MM-398 + 5-FU/LV 5-FU/LV Stratified HR
Intent-to-Treat 6.1 months 4.2 months 0.57 (95% CI, 0.41-0.80)
P = .0009
Per-Protocol 8.9 months 5.1 months 0.47 (95% CI, 0.29-0.77)
P = .0018
Non-Per-Protocol 4.4 months 2.8 months 0.56 (95% CI, 0.33-0.97)
P = .0365
“Not surprisingly, the combination achieved a highly significant improvement in overall survival in the per-protocol analysis. But more surprisingly, it also significantly improved overall survival in the non-per-protocol population, versus the control arm,” Chen said. “Analysis of the subgroups consistently favored overall survival for the MM-398 plus 5-FU/LV arm over 5-FU/LV alone.”

Analysis by pretreatment characteristics included age at diagnosis, time since initial histological diagnosis, prior lines of therapy, time since last prior therapy, and CA1909 levels. In the ITT arms, CA19-9 levels were decreased by ≥50% in 36% versus 12% of patients in the combination and control arms, respectively.

No benefit was observed for MM-398 as a single agent, with median OS of 4.9 months, compared to 4.2 months with 5-FU/LV (P = .5545) in the ITT population.

Dose reductions were necessary for 33% of the MM-398 arm, versus 3% of the control arm, and dose delays occurred in 61% versus 21%, respectively. In spite of this, the average duration of exposure was 21 weeks for the combination, versus 13 weeks for 5-FU/LV alone, and the average relative dose intensity exceeded 85%, Chen indicated.

The safety profile of the combination regimen was considered manageable. In the per-protocol population, the most frequent grade ≥ 3 adverse events (versus the control arm) were neutropenia (15% vs 3%), fatigue (14% vs 6%), diarrhea (12% vs 7%), and vomiting (8% vs 3%).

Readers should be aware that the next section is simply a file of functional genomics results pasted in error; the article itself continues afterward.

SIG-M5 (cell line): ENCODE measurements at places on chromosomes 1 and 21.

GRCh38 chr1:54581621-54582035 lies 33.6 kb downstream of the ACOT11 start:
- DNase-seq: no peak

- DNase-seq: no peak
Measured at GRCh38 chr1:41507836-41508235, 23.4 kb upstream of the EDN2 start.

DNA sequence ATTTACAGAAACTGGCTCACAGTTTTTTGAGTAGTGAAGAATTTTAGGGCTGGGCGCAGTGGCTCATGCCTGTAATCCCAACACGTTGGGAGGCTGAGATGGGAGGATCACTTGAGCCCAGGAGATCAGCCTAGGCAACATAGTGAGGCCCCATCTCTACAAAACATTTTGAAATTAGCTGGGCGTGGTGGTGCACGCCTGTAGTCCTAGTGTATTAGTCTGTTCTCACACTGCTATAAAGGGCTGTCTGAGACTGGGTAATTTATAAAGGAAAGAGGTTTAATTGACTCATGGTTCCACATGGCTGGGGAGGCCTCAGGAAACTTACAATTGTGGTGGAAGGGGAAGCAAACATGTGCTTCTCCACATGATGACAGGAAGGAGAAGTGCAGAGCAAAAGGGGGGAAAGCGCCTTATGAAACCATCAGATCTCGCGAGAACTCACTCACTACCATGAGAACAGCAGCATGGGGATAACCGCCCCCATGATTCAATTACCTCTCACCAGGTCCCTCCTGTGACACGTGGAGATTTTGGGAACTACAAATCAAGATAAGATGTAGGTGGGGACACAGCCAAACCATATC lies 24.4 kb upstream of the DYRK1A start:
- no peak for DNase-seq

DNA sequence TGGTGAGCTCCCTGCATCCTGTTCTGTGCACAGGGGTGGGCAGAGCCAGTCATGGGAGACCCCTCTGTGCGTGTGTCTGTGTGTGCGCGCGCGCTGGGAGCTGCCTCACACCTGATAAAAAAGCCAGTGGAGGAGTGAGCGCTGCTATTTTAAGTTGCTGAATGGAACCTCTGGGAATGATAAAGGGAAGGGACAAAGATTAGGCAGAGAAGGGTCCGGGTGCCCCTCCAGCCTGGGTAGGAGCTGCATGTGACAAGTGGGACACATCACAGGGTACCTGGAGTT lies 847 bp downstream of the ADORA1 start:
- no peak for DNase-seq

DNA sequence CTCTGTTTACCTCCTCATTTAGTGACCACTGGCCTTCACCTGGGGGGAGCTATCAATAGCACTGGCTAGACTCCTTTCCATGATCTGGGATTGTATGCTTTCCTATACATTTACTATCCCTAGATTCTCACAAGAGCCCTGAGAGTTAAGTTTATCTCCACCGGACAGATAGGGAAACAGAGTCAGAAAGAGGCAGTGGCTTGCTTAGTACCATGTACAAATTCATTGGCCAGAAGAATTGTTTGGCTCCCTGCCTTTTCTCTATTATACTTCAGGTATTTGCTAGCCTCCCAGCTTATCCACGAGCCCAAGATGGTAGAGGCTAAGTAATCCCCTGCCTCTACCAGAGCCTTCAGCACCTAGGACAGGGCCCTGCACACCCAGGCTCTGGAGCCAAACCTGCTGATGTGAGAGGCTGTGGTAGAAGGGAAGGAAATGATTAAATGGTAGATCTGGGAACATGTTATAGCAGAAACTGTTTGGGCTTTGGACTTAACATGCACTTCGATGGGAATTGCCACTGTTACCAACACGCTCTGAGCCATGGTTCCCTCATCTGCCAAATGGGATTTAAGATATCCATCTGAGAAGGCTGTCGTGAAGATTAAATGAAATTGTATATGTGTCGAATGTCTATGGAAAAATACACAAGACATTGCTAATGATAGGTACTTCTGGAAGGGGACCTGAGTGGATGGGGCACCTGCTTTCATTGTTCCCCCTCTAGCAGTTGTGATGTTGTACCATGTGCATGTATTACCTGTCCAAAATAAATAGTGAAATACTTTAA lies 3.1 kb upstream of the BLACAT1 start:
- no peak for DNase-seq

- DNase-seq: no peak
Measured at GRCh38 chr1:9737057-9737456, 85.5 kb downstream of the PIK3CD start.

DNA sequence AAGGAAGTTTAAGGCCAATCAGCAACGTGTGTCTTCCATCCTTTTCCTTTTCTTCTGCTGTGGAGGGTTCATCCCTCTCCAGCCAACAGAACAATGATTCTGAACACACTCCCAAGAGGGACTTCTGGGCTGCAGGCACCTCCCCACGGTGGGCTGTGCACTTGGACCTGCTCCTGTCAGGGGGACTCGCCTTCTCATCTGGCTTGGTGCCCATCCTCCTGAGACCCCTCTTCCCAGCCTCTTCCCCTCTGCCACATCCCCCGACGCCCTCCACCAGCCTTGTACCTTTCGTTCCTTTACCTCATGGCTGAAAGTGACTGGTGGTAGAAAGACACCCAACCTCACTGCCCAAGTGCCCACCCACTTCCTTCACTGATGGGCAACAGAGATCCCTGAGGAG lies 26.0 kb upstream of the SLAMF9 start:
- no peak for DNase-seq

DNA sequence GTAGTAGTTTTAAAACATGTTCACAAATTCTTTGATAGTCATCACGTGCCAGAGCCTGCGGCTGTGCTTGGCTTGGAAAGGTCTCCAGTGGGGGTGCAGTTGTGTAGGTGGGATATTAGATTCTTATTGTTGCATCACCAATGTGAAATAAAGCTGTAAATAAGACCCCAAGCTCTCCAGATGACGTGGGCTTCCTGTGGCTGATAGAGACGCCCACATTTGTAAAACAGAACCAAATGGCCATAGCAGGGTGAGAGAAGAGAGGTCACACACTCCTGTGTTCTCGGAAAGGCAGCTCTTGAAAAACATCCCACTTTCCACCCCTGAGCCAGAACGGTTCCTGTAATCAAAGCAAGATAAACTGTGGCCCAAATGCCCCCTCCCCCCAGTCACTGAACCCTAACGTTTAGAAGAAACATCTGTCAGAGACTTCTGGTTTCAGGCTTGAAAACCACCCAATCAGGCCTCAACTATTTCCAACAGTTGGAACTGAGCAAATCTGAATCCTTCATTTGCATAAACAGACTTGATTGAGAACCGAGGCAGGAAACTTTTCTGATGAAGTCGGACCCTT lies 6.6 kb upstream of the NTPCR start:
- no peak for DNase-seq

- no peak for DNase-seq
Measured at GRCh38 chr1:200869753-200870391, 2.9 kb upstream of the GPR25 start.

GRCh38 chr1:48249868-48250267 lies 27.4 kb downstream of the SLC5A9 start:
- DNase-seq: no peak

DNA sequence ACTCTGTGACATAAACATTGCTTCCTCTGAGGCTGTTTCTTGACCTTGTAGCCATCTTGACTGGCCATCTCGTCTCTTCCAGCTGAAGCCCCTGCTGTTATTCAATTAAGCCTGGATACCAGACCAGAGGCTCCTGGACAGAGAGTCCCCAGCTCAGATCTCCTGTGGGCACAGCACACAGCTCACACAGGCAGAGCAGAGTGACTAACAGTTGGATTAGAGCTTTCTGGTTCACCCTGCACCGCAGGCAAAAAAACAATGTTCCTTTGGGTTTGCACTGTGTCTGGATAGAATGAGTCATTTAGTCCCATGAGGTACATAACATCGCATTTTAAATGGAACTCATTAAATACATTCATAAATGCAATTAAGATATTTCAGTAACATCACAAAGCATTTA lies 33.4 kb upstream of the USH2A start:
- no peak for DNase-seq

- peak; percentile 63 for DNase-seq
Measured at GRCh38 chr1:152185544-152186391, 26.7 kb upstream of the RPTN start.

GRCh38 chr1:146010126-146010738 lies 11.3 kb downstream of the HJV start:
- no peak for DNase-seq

Study discussant Laura Goff, MD, of Vanderbilt University Medical Center, Nashville, commented that the partial response rate of 16% in a second-line population was “provocative,” and the median survival times were similar to those previously reported for FOLFIRI (fluorouracil, leucovorin, irinotecan) in second-line pancreatic cancer.

“MM-398 appears to have activity in combination with 5-FU/leucovorin in previously treated pancreas cancer, and it has received Fast Track status from the FDA,” Goff indicated.

In November 2014, the FDA granted MM-398 plus 5-FU and leucovorin a Fast Track designation as a second-line treatment for patients with metastatic pancreatic cancer, based on data from the NAPOLI-1 study. As part of this review program, the company developing MM-298, Merrimack Pharmaceuticals, can submit information for a New Drug Application for MM-398 to the FDA in sections. The company plans to complete this submission process within the first few months of 2015.

Chen L-T, von Hoff DD, Li C-P, et al. Expanded analyses of napoli-1: Phase 3 study of MM-398 (nal-IRI), with or without 5-fluorouracil and leucovorin, versus 5-fluorouracil and leucovorin, in metastatic pancreatic cancer (mPAC) previously treated with gemcitabine-based therapy. 2015 Gastrointestinal Cancers Symposium; January 15-17, 2015; San Francisco, CA. Abstract 234.